One of the main draws in Hampstead is, of course, the spectacular Hampstead Heath. The Heath is London’s largest and most ancient parkland and includes the legally-protected view of the London skyline from Parliament Hill.
The Heath also has three open-air public swimming ponds; one for men, one for women, and one for mixed bathing, which were originally reservoirs for drinking water and the sources of the River Fleet.
Hampstead is well known for its traditional pubs, such as The Holly Bush, gas-lit until recently and the Spaniard’s Inn, Spaniard’s Road, where highwayman Dick Turpin took refuge.
Another Hampstead Institution is the La Crêperie de Hampstead which has become a landmark in North London.
Queues are legendary as patient customers wait in line for their ‘eat-in-the-street’ crêpes and galettes which are, it has to be said, outstanding and well worth the wait.
Filled with Victorian houses, Islington is one of London’s most fashionable yet eclectic neighbourhoods and has something to offer for just about everyone. There are plenty of art galleries and antique shops, particularly around The Angel.
Chapel Market is a great place to wander around, and on Sunday it’s the venue for a long-standing farmer’s market. The Regent Canal runs through Islington and is a lovely place for a stroll or a bike ride. You can even follow it all the way to nearby Camden.
Alternatively, visit the Canal Museum to learn more about the waterway’s history, or book a boat trip, in which case your entry to the museum will be free! Football fans may want to catch an Arsenal FC match at their home stadium in the north of Islington, although you may have to settle for visiting the Arsenal Museum, as tickets for matches can be very hard to come by.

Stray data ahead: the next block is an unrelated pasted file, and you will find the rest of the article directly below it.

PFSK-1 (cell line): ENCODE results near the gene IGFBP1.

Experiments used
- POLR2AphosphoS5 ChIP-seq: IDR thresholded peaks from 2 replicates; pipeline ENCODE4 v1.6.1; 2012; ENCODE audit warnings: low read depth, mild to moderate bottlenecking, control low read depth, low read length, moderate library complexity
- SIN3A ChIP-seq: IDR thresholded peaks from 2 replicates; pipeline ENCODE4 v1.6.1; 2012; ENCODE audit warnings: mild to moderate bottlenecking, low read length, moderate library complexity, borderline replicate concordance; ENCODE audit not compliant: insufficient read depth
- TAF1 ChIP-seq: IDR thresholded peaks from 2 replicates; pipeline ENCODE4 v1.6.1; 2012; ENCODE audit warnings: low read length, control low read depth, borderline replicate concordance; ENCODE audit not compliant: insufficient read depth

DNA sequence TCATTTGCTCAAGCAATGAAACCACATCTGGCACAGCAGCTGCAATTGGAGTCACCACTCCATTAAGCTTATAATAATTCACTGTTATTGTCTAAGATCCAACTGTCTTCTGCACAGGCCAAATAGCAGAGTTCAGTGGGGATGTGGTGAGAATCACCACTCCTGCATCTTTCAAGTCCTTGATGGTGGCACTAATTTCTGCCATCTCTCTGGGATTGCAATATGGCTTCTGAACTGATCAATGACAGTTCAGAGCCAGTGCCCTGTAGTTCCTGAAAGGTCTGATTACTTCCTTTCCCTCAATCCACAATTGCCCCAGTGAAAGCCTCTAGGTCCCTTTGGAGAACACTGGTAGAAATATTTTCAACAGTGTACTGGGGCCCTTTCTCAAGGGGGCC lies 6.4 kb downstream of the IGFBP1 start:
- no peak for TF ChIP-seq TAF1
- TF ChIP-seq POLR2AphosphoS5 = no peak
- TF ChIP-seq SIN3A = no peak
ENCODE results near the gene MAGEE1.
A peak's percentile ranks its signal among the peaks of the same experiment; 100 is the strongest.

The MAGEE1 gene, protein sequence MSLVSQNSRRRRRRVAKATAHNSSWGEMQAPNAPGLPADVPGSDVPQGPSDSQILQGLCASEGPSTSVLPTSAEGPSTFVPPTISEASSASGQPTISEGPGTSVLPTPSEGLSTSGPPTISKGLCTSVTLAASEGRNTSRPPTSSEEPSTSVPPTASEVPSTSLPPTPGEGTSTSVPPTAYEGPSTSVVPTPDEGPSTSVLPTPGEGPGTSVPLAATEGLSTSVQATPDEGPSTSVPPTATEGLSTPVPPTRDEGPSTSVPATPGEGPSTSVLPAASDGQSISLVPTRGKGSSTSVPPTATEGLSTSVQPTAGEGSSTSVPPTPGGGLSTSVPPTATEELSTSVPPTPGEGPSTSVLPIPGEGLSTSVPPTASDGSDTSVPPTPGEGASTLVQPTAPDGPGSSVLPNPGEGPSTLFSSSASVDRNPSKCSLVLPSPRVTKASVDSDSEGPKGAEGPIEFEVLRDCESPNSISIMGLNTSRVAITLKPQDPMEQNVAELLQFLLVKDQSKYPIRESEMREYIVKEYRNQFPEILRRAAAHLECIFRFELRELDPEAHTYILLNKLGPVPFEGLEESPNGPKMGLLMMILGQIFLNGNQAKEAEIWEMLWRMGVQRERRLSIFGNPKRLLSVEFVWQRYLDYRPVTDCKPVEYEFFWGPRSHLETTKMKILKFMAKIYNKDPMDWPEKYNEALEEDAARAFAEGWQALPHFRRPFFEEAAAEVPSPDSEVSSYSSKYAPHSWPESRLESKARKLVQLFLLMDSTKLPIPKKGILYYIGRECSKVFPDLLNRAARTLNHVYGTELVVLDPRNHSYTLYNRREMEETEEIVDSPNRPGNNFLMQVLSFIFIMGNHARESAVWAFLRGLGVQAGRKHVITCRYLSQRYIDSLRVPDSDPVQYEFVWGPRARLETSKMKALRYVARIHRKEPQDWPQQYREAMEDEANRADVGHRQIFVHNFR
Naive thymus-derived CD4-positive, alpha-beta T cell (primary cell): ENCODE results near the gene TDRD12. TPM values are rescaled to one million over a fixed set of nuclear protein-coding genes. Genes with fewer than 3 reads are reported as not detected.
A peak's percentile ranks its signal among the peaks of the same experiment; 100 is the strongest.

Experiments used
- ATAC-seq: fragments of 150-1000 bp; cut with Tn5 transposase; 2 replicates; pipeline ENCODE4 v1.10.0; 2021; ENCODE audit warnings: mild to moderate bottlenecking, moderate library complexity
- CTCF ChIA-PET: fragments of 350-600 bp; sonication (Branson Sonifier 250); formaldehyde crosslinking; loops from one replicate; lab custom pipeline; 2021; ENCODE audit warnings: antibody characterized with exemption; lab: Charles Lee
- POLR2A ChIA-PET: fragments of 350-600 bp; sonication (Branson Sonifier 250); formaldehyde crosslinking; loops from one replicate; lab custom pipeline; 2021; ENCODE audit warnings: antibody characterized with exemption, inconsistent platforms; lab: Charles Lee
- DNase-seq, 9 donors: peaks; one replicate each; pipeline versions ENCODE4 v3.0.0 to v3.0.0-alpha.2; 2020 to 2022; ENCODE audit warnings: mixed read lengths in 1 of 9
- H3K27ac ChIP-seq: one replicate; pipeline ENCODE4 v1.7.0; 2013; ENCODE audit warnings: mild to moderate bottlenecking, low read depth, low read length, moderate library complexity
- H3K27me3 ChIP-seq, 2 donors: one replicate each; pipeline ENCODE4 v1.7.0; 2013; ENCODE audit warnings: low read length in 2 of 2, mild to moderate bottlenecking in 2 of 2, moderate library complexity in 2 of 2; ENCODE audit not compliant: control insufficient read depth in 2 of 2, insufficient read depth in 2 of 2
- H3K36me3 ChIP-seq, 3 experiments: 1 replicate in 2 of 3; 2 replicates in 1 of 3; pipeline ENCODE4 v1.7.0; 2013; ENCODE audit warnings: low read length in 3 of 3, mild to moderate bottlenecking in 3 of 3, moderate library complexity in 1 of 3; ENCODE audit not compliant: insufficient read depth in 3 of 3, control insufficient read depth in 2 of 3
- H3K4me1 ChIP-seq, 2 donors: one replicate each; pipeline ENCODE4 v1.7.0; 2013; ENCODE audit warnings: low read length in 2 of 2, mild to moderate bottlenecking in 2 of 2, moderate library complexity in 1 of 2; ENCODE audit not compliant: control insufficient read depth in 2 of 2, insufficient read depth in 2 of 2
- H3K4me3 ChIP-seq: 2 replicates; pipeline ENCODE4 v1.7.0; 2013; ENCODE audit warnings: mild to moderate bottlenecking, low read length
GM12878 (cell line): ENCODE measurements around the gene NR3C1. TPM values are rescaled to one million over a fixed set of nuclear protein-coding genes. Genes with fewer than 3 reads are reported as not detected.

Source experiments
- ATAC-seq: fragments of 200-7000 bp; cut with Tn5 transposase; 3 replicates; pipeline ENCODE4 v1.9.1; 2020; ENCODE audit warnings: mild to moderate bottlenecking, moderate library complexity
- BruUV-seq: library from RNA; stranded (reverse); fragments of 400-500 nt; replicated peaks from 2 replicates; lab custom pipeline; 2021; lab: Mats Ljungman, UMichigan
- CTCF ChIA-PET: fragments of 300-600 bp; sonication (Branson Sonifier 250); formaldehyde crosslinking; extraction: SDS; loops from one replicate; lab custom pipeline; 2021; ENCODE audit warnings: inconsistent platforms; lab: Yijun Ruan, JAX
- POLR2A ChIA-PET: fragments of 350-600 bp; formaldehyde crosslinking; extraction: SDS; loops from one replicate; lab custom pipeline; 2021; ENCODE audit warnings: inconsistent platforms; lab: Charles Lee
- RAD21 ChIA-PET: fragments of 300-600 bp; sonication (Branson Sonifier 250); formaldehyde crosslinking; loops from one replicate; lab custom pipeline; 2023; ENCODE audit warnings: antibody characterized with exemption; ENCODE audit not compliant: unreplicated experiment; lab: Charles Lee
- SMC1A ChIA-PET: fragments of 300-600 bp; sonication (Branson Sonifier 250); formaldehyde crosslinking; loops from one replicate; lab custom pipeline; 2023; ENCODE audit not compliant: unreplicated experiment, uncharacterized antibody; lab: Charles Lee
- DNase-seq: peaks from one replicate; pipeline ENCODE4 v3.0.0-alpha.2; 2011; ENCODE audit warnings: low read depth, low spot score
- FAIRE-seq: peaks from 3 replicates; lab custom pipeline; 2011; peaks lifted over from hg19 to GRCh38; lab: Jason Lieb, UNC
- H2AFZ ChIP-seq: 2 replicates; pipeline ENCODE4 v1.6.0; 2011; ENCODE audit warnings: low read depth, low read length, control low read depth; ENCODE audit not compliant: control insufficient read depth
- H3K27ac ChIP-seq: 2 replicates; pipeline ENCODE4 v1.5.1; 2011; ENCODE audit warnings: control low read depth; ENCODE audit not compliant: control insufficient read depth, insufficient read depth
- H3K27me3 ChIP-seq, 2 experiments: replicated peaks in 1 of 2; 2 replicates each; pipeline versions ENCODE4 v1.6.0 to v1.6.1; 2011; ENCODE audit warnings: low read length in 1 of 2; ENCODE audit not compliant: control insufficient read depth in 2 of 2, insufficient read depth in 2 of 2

It’s slightly easier to get a seat at Everyman Screen on the Green, though, which is one of London’s leading art house cinemas. Built in 1913, it’s one of the oldest cinemas that’s been continuously in operation.
Islington has traditionally been known for its left-leaning politics, and in the 1980s it was nicknamed The Socialist Republic of Islington. Labour Party politicians including Tony Blair, Gordon Brown and Jeremy Corbyn all have homes here.
Harry Potter fans visiting London will no doubt remember that the headquarters of the Order of the Phoenix is located in Islington, at No. 12 Grimmauld Place to be exact. Unfortunately, if you’re a muggle you won’t be able to see it, because it’s under a Fidelius Charm.
However, if you go to Claremont Square, the name by which the street is known in the muggle world, then you will be able to see the rest of the row of townhouses where the ancestral home of Sirius Black lies cleverly hidden.
Peckham is one of London’s more underrated areas, but if you are looking for authenticity, culture, great beer, and food without the crowds or price tag, of central London, then head to Peckham.